Geoffrey Whitelaw
- Port Melbourne, Australia

A. Hi,

Your Anodes are impure, also not annealed and pickled after rolling. It is probably grease that comes out every 15 mins or so since it can be cleaned by an abrasive. please also check the operating voltage at the bus bars.

deepak whorra
Deepak Whorra
silver craftwork - New Delhi, India

Inert anodes for silver plating?

Q. Hi. We've been using silver anode bars in our silver plating. Would it be possible to replace this silver anode bars into inert anodes? We also have existing problem with the increase in the carbonates in our bath. How do we deal with it?

Marylou Bacordio
Process Engineer - Cebu City, Philippines
April 21, 2009

A. Hi, Marylou. It is possible to silver plate with stainless steel anodes, and some shops which primarily do thin silver strikes use stainless anodes. But it is usually less practical than using silver anodes if you do a lot of plating. A 3rd choice would be silver nuggets or "popcorn".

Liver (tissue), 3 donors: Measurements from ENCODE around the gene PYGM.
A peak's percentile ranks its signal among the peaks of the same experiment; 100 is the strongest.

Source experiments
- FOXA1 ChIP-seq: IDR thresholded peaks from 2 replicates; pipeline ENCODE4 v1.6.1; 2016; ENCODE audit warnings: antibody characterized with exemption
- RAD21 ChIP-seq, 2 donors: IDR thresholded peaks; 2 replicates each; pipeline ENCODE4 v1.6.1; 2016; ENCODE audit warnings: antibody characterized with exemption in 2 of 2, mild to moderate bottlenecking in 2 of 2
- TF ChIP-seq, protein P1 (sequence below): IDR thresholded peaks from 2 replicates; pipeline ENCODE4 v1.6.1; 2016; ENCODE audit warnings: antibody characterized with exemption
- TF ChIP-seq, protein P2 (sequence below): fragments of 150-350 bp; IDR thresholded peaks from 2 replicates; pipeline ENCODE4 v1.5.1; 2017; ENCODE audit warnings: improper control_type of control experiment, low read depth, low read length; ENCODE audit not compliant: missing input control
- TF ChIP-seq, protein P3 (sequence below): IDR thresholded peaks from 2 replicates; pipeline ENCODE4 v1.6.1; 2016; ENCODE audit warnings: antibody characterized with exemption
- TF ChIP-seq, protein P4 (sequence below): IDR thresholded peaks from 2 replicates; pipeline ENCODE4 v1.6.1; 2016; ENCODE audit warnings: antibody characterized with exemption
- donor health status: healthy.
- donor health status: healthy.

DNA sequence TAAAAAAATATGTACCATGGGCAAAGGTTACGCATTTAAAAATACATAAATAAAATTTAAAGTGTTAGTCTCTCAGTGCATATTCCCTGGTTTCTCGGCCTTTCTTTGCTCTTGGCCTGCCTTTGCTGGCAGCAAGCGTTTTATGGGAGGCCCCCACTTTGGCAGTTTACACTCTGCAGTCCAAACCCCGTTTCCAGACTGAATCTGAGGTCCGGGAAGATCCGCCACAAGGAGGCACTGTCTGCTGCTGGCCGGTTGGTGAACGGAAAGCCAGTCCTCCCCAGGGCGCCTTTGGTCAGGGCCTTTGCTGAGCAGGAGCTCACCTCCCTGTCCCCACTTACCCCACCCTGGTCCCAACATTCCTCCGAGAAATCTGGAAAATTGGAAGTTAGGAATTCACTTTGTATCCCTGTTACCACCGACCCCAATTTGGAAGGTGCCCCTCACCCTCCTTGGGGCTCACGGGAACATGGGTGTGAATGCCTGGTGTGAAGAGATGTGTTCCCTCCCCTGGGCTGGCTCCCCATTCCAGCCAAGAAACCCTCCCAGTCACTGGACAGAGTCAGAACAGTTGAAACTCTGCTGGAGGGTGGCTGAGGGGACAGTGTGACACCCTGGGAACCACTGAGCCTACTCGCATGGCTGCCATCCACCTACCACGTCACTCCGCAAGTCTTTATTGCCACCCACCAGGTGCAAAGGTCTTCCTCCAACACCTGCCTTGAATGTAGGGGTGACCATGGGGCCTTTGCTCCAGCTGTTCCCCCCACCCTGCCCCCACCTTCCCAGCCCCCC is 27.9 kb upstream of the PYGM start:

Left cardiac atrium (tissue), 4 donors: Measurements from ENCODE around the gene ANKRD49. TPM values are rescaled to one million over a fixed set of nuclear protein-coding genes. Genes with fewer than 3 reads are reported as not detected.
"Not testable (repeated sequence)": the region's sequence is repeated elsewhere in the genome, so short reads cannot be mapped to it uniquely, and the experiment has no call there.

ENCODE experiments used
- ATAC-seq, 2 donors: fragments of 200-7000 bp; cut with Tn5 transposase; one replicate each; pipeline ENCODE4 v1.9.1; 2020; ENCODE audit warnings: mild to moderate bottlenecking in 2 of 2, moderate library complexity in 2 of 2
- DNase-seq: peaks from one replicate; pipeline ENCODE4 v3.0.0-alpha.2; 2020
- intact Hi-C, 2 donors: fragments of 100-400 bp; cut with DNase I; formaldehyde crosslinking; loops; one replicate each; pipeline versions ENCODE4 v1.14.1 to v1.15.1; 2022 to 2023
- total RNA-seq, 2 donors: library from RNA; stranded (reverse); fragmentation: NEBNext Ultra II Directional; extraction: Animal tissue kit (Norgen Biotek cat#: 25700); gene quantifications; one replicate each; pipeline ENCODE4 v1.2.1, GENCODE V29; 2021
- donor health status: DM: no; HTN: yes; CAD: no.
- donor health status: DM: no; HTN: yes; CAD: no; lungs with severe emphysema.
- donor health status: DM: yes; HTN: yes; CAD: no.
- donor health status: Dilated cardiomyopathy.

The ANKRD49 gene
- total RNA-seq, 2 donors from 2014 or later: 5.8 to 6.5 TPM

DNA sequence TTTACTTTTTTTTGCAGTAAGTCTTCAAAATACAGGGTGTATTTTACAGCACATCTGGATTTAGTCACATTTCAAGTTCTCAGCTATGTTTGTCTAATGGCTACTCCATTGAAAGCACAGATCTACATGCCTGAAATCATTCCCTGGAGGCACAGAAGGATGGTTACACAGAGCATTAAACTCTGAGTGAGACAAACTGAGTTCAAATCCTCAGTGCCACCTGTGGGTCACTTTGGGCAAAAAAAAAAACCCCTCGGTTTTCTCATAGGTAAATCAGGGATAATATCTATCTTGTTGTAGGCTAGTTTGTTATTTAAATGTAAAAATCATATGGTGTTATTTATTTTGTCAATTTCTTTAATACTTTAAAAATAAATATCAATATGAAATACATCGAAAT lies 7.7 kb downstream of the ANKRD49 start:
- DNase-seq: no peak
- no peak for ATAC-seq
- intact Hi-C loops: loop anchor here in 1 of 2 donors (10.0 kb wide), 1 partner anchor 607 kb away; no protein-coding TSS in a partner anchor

Ted Mooney, finishing.com
Ted Mooney, P.E.
Striving to live Aloha
finishing.com - Pine Beach, New Jersey

A. Inert anodes causes carbonates to form.

robert probert
Robert H Probert
Robert H Probert Technical Services
supporting advertiser
Garner, North Carolina

A. If your silver bath is sodium based, you can freeze out the carbonates to a degree. It is not a neat or complete process. If you use a potassium based bath, I do not know how you get rid of the carbonates.

James Watts
- Navarre, Florida

Ed. note: see letter 473 for a good discussion of freezing out carbonates.


A. With potassium cyanide based baths a treatment of calcium nitrate will reduce carbonates to the desired level. I don't have the procedure in front of me, but I have used the process in the past with success. Your silver bath supplier should be able to furnish the treatment procedure for you.

Mark Baker
Fellow Plater - Syracuse, New York, USA

A. Stainless steel anodes cause quick rise of carbonates. Don't use them.